- The High Yield Spread and Investment Grade Spread are diverging. Suggests that the bull market in stocks doesn’t have many years left.
- Industrial Production growth fell a little, but is still trending higher. A medium-long term bullish factor for the stock market.
- Study: this week is options expiration week. A short term bearish sign for the stock market.
- Margin debt continues to trend higher and is near all-time highs. NOT medium-long term bearish for the stock market.
Read Study: what happens next to stocks when tech massively outperforms utilities and consumer staples
Read Study: silver just crashed. Long term bearish for gold and silver
9 am: The High Yield Spread and Investment Grade Spread are diverging. Suggests that the bull market in stocks doesn’t have many years left.
The High Yield Spread and Investment Grade Spread usually move in sync, but recently they have been moving in opposite directions. The High Yield Spread has been going down while the Investment Grade Spread has been going up.
This is highly unusual, especially when the stock market is going up. The last time this happened while stocks were going up was in September 1999, 6 months before the bull market peaked in March 2000.
Data on this bearish pattern is limited (only goes back to 1997), and in light of all the other medium-long term bullish studies, I wouldn’t read too much into this. But it is worth noting.
Part of me wonders if this has something to do with Trump’s corporate tax cut. A lot of companies held investment grade corporate bonds in their offshore holdings, and now that they’re repatriating that cash back home, they need to sell those corporate bonds to repatriate cash.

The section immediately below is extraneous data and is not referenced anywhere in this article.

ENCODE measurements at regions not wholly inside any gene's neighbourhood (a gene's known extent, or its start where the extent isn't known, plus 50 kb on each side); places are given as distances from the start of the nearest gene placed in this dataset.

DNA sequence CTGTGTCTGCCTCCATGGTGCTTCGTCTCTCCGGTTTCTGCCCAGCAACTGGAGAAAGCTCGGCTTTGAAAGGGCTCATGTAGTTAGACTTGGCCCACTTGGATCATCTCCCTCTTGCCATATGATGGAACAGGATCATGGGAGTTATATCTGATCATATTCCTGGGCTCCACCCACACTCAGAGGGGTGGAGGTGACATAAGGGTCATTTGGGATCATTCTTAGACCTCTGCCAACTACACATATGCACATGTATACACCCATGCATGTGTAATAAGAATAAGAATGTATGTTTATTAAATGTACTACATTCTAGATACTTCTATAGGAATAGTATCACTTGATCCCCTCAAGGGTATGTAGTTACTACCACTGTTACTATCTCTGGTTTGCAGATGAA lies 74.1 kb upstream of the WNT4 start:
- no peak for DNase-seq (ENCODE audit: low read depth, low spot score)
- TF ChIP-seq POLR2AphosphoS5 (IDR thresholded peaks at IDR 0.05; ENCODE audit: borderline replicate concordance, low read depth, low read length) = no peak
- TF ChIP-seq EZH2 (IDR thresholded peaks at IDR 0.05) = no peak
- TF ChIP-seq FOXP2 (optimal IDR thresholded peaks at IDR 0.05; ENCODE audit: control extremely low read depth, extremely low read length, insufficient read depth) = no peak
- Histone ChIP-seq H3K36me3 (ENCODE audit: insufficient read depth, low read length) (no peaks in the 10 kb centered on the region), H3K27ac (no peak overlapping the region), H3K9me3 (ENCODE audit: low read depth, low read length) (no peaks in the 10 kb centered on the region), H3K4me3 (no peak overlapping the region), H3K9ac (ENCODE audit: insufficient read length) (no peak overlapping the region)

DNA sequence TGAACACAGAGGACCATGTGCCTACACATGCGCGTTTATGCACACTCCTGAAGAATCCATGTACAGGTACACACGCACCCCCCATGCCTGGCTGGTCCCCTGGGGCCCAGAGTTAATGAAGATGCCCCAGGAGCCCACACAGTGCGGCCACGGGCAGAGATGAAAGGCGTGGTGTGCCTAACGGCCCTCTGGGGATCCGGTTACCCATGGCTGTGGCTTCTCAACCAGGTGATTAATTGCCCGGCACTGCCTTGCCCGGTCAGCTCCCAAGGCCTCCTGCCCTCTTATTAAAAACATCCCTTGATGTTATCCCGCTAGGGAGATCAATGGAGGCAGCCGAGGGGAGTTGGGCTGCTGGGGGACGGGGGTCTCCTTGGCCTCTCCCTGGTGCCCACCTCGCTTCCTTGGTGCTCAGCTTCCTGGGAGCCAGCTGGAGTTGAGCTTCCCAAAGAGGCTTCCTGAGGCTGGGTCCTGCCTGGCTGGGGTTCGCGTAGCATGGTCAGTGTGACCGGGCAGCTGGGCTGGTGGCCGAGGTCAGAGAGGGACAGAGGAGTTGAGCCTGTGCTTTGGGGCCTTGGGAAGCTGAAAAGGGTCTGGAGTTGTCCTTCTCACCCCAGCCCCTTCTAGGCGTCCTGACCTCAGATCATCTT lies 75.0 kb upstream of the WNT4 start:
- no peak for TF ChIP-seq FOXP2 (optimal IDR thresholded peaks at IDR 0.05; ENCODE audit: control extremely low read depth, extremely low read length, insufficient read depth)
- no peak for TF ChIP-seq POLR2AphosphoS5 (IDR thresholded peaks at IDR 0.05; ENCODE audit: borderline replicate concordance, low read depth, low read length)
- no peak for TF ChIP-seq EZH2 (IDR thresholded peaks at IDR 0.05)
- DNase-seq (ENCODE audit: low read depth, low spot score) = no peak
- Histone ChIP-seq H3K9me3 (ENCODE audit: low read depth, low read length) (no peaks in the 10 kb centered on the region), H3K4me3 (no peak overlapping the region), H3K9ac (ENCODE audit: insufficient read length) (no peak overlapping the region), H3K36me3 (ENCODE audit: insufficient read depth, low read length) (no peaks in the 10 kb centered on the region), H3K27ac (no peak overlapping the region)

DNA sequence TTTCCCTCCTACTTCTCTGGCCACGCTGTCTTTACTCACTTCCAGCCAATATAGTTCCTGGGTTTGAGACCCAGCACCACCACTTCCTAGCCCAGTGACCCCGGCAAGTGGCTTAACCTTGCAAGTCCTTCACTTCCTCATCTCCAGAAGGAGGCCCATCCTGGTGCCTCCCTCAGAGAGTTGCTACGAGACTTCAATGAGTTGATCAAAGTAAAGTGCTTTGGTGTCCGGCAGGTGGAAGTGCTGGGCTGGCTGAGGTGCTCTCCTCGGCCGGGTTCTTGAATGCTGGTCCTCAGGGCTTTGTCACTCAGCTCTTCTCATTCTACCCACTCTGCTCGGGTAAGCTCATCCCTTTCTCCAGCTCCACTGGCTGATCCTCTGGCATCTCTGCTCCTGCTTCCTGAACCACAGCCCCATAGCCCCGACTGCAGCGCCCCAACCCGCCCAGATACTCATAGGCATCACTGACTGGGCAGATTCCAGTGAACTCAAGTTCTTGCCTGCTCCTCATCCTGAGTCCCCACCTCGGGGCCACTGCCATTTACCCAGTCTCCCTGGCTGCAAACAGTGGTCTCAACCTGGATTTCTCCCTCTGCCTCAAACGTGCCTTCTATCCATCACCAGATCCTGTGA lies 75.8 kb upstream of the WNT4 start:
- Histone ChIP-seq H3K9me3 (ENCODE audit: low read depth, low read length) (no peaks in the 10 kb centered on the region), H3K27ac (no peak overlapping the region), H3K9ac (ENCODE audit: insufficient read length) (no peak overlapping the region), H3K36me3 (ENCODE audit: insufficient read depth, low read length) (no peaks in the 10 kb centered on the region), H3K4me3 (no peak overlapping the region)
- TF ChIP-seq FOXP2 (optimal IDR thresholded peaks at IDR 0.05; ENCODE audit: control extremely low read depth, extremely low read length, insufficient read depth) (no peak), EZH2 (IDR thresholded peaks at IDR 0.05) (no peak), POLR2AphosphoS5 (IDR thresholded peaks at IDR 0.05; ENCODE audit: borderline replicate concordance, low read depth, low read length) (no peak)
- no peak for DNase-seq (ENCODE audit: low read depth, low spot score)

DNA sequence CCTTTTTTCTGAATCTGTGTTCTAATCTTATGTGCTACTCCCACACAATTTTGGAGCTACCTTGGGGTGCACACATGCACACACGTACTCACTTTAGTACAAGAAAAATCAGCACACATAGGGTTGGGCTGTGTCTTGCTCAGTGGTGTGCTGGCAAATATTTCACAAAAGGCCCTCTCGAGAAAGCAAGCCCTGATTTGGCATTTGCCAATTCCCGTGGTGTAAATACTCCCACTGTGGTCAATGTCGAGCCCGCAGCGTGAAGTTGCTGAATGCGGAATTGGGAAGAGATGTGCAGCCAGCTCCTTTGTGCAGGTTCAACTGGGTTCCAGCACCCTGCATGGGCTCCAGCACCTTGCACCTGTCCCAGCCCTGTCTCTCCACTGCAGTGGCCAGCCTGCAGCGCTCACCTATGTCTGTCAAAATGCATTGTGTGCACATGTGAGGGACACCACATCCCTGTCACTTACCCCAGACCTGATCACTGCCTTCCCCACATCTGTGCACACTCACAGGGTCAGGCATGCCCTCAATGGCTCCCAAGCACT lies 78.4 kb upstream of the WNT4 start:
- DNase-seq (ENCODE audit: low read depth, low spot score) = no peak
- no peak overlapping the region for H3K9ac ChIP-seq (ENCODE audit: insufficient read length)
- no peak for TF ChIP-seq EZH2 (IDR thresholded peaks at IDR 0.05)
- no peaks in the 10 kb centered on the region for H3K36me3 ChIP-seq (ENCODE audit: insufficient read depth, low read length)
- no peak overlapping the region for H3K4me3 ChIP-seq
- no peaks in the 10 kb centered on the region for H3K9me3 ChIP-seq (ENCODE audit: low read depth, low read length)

If that is the case, then this most certainly is not a medium-long term bearish factor for the stock market. It’s merely a temporary distortion caused by the tax cut and capital repatriation.
1 am: Industrial Production growth fell a little, but is still trending higher. A medium-long term bullish factor for the stock market.
The latest reading for Industrial Production came in a little worse than expected. The year-over-year change in the manufacturing component of Industrial Production fell a little: from +2.1% to +1.9%
However, the key point is that the year-over-year change in Industrial Production: Manufacturing continues to trend higher. The year-over-year change tends to trend downwards before an equities bear market or economic recession begins.
The economy and stock market move in the same direction in the medium-long term. Industrial Production confirms other U.S. economic data, which states that the U.S. economy is strong right now. This is medium-long term bullish for the U.S. stock market.
1 am: Study: this week is options expiration week. A short term bearish sign for the stock market.
This week was June options expiration week. Historically, the stock market has a bearish tendency to fall the week after options expiration week. This bearish tendency is particularly pronounced in the Dow (large cap).
See the Dow’s 1 week forward performance.
See the S&P 500’s 1 week forward performance:
This fits with several short term bearish studies that we published last week, which suggested that the stock market would either swing sideways or pullback in the next 1-2 weeks. So far that short term outlook has played out. The S&P has swung sideways over the past week.
I expect this short term weakness to be over in a week or two.
1 am: Margin debt continues to trend higher and is near all-time highs. NOT medium-long term bearish for the stock market.
Margin debt for the U.S. stock market continues to trend higher and is near all-time highs.
But as you can see from the following chart, margin debt and the stock market almost always move in the same direction. Hence, new highs in margin debt is not medium-long term bearish for the stock market. Being bearish on stocks because margin debt is going up is akin to being bearish on stocks just because stocks are going up. That’s nonsensical.
Read Stocks on June 15, 2018: outlook
Here’s what I think will happen based on my discretionary outlook.
- 2018 will trend higher but will also be a choppy year.
- The S&P 500 has approximately 1-2 years left in this bull market.
I do not use my discretionary outlook to place entry/exit trades. I am 100% long SSO (2x S&P 500 ETF) because my Medium-Long Term model does not foresee a significant correction at this point in time. I ignore small corrections. I only sidestep significant corrections and bear markets.
I have been long the S&P 500 since September 7, 2017 when it was at 2465.
*I also have a small Day Trading portfolio. Click here to view my day trades.